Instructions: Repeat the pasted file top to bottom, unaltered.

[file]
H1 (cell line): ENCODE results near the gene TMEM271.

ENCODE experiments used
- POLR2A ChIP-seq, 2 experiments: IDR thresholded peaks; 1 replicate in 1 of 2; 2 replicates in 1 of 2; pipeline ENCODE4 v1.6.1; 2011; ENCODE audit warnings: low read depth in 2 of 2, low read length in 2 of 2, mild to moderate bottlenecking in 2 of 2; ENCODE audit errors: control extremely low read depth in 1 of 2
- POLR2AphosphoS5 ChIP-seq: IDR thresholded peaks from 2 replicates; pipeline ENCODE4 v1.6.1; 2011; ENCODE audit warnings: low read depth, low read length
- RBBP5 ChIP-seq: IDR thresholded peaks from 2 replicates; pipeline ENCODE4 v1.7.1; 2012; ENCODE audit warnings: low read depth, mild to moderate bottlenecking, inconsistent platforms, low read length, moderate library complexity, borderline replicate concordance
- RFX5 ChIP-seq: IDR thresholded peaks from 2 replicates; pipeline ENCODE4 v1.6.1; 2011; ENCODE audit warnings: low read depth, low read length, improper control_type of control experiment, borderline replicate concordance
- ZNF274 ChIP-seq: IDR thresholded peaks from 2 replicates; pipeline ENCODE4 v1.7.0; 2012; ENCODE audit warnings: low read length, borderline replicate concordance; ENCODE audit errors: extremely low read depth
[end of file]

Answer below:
H1 (cell line): ENCODE results near the gene TMEM271.

ENCODE experiments used
- POLR2A ChIP-seq, 2 experiments: IDR thresholded peaks; 1 replicate in 1 of 2; 2 replicates in 1 of 2; pipeline ENCODE4 v1.6.1; 2011; ENCODE audit warnings: low read depth in 2 of 2, low read length in 2 of 2, mild to moderate bottlenecking in 2 of 2; ENCODE audit errors: control extremely low read depth in 1 of 2
- POLR2AphosphoS5 ChIP-seq: IDR thresholded peaks from 2 replicates; pipeline ENCODE4 v1.6.1; 2011; ENCODE audit warnings: low read depth, low read length
- RBBP5 ChIP-seq: IDR thresholded peaks from 2 replicates; pipeline ENCODE4 v1.7.1; 2012; ENCODE audit warnings: low read depth, mild to moderate bottlenecking, inconsistent platforms, low read length, moderate library complexity, borderline replicate concordance
- RFX5 ChIP-seq: IDR thresholded peaks from 2 replicates; pipeline ENCODE4 v1.6.1; 2011; ENCODE audit warnings: low read depth, low read length, improper control_type of control experiment, borderline replicate concordance
- ZNF274 ChIP-seq: IDR thresholded peaks from 2 replicates; pipeline ENCODE4 v1.7.0; 2012; ENCODE audit warnings: low read length, borderline replicate concordance; ENCODE audit errors: extremely low read depth